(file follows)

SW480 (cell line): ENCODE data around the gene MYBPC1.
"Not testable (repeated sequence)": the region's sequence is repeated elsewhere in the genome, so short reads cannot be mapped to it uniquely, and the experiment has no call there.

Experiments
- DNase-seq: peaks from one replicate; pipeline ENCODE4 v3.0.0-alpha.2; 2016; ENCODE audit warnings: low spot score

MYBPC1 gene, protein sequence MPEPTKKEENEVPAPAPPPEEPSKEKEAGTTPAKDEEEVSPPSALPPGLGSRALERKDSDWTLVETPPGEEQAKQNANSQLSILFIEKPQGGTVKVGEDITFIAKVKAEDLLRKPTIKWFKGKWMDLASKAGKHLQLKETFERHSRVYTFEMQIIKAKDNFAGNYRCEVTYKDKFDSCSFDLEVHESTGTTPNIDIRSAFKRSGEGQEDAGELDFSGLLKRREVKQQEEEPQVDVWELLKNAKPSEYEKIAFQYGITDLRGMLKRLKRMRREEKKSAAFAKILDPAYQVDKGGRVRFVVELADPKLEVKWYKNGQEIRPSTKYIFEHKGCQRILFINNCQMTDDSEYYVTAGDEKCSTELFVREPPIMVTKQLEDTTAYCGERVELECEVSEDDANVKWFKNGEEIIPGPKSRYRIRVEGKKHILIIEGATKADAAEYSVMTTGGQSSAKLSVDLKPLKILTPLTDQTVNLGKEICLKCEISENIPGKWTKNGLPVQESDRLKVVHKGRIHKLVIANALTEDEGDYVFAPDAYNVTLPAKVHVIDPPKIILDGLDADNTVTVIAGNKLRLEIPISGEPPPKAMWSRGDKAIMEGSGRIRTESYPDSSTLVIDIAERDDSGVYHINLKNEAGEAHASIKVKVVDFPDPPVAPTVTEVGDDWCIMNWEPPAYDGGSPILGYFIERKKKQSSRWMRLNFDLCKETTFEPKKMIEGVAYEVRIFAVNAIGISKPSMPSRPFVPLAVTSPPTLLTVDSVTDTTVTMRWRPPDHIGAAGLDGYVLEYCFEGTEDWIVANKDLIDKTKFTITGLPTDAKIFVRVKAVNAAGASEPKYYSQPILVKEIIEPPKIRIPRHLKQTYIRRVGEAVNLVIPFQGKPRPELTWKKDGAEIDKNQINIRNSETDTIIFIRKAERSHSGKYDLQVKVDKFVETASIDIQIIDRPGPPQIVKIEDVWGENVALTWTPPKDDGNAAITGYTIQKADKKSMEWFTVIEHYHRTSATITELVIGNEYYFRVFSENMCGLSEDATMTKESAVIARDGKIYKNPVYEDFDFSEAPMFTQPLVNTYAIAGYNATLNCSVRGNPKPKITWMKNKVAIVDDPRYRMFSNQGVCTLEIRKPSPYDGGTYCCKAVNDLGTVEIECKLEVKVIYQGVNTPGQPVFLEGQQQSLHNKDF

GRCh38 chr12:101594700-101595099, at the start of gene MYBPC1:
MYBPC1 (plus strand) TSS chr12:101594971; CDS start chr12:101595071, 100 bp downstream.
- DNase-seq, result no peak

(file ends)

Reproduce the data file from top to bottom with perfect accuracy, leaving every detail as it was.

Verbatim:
SW480 (cell line): ENCODE data around the gene MYBPC1.
"Not testable (repeated sequence)": the region's sequence is repeated elsewhere in the genome, so short reads cannot be mapped to it uniquely, and the experiment has no call there.

Experiments
- DNase-seq: peaks from one replicate; pipeline ENCODE4 v3.0.0-alpha.2; 2016; ENCODE audit warnings: low spot score

MYBPC1 gene, protein sequence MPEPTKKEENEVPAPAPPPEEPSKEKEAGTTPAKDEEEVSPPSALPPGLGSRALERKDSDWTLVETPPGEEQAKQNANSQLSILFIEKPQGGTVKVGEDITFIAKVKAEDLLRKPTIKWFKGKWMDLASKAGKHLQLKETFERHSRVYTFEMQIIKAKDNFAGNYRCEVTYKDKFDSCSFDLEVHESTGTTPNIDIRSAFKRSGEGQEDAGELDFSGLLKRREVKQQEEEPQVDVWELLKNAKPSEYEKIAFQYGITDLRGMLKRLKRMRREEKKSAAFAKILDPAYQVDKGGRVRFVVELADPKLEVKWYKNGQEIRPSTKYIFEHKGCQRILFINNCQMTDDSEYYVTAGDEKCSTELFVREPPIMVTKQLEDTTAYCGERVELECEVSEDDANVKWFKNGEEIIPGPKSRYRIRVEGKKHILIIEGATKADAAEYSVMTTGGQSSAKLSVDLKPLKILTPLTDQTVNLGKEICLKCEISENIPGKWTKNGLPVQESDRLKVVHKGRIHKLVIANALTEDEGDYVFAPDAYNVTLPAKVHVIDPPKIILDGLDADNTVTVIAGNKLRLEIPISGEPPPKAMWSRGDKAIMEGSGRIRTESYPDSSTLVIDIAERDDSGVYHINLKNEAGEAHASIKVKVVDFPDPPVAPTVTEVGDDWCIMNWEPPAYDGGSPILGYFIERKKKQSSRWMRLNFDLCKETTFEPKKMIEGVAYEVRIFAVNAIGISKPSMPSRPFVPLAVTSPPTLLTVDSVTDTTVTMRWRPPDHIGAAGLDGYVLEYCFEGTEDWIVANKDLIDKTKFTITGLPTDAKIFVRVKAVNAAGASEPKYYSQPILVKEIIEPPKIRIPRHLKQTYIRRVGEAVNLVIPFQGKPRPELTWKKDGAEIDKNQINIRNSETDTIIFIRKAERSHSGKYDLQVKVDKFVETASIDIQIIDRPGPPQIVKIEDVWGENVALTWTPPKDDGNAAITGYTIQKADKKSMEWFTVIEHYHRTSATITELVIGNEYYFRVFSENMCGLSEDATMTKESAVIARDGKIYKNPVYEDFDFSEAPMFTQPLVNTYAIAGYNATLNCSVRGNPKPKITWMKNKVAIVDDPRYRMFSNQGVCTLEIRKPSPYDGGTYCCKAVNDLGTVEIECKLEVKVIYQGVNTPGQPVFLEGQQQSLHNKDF

GRCh38 chr12:101594700-101595099, at the start of gene MYBPC1:
MYBPC1 (plus strand) TSS chr12:101594971; CDS start chr12:101595071, 100 bp downstream.
- DNase-seq, result no peak